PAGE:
In July, U.S. senator Larry Craig was arrested and later reached a plea agreement for charges related to soliciting sex from an undercover policeman in a men’s restroom at the Minneapolis-St. Paul Airport. As a Republican legislator from Idaho, Craig has a record of supporting several anti-gay bills. He voted for the Defense of Marriage Act and supports a Constitutional amendment to ban same-sex marriage. However, he has opposed legislation like the Employment Non-Discrimination Act that would prohibit discrimination against employees on the basis of sexual orientation or gender identity.
While Craig has repeatedly denied that he is gay, this highly publicized incident and the political fallout has lead to larger questionsconcerning the ethics of outing. The act of revealing a gay, lesbian, or bisexual individual’s sexual orientation without his or her consent is commonly referred to as “outing someone” or “pushing someone out of the closet.” While generally recognized as a violation of privacy, some claim that it is justified when the closeted politicians oppose gay rights. They argue that an official’s misrepresentation of him or herself to the public they serve violates the public trust and see the act of outing as supporting democracy. Others feel outing is immoral under any circumstance. They further criticize practitioners for using someone’s sexual orientation as a weapon and aiding witch hunts targeting gay people.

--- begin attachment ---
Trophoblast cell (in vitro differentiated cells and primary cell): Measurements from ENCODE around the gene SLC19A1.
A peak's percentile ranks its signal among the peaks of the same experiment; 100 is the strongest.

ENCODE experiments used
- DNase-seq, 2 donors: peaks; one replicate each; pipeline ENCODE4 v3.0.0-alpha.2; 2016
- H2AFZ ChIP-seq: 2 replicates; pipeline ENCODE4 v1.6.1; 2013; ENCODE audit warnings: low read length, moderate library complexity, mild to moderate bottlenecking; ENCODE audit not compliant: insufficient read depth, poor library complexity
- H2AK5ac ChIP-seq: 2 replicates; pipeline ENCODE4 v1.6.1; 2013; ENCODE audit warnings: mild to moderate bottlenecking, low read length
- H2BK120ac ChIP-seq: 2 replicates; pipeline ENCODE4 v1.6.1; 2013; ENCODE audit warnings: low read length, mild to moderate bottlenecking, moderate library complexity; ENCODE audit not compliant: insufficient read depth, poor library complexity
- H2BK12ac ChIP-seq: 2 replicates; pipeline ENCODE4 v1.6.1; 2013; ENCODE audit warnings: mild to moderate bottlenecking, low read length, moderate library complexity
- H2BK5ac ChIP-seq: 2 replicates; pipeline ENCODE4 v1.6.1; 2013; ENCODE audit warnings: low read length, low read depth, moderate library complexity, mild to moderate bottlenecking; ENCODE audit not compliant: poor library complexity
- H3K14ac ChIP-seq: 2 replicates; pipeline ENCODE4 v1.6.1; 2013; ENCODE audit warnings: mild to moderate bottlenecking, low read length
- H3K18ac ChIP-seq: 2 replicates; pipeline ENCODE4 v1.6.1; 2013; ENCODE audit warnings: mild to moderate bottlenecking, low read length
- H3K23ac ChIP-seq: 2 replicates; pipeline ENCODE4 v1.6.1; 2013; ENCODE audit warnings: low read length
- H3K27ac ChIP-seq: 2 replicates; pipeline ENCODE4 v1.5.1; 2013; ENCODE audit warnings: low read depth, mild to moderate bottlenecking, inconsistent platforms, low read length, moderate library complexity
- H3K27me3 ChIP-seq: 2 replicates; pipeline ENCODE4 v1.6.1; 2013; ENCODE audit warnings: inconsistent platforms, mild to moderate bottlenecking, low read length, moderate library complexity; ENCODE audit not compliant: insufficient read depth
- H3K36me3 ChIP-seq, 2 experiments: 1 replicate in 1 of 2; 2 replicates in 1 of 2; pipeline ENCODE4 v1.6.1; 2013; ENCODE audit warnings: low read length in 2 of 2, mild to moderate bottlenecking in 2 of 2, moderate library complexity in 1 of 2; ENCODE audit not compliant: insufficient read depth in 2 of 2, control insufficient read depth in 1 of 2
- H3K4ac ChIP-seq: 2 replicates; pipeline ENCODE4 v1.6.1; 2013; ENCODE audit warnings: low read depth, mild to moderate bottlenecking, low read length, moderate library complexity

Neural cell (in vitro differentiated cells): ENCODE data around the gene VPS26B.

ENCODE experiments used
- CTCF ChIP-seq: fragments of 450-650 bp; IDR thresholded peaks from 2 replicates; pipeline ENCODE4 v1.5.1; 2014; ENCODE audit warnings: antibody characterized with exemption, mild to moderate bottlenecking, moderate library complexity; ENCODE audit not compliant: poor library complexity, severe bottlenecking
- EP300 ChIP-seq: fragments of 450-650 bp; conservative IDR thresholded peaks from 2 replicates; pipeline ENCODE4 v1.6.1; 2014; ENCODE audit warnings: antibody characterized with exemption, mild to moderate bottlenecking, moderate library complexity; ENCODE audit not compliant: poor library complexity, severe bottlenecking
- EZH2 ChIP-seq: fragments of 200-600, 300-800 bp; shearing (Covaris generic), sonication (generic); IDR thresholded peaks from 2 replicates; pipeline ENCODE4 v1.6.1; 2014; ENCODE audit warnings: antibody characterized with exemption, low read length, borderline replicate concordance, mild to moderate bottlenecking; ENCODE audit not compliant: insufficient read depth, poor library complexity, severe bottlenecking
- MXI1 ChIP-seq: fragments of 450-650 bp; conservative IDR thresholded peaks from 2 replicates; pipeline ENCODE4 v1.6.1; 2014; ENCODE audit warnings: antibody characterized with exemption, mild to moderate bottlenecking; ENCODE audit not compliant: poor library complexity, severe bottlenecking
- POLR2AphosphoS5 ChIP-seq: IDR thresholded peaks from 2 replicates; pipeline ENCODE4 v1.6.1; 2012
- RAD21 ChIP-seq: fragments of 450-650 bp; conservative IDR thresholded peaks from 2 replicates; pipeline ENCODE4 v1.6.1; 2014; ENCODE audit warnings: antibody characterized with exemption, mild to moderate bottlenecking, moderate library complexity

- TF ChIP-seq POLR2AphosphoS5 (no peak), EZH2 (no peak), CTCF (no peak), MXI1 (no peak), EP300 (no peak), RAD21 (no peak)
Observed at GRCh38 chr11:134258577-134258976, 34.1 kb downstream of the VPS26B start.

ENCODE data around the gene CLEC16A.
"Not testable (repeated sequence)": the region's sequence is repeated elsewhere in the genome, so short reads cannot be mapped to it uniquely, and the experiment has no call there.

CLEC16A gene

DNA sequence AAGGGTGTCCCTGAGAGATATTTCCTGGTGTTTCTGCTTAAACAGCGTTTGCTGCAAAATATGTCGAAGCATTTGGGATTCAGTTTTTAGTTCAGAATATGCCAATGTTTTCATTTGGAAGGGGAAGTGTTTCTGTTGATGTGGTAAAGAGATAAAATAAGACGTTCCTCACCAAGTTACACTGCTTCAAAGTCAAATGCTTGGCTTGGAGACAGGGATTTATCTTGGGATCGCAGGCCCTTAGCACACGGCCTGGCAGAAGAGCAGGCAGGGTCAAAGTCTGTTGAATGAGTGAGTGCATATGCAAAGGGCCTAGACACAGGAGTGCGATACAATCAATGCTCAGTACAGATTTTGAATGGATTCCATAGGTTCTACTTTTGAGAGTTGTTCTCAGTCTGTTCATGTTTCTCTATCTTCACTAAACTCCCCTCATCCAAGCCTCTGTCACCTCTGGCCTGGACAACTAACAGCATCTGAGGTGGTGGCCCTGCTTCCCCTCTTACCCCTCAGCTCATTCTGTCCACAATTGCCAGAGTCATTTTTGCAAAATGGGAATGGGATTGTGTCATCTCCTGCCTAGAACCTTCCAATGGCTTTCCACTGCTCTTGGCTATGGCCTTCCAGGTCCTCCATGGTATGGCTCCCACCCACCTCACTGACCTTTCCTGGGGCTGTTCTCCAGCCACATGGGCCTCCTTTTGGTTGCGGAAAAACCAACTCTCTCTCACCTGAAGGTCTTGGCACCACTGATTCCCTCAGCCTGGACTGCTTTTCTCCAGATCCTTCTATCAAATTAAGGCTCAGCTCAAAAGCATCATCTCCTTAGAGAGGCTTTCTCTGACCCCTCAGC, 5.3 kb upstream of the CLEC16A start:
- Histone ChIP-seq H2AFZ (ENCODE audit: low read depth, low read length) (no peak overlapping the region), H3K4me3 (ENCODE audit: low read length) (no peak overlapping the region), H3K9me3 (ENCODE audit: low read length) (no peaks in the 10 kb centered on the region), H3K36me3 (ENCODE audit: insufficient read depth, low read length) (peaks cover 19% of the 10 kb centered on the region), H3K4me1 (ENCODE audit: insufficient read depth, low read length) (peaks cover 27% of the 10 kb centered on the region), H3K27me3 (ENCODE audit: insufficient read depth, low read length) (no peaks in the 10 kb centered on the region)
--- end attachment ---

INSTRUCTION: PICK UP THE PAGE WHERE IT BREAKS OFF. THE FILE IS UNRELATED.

To what degree does privacy extend to the many aspects of human life? Is outing a violation of privacy? Does someone have the right to publicize another person’s sexual orientation? If so, are their rules that contain the practice? Is it hypocritical for someone who is gay or who has same sex encounters to support anti-gay legislation? Are heterosexual affairs treated differently than homosexual ones by the media?
Join us this week at Café Society to share your thoughts about outing as a controversial political tactic.
For more informaiton, please contact Kristin Millikan at 312.422.5580.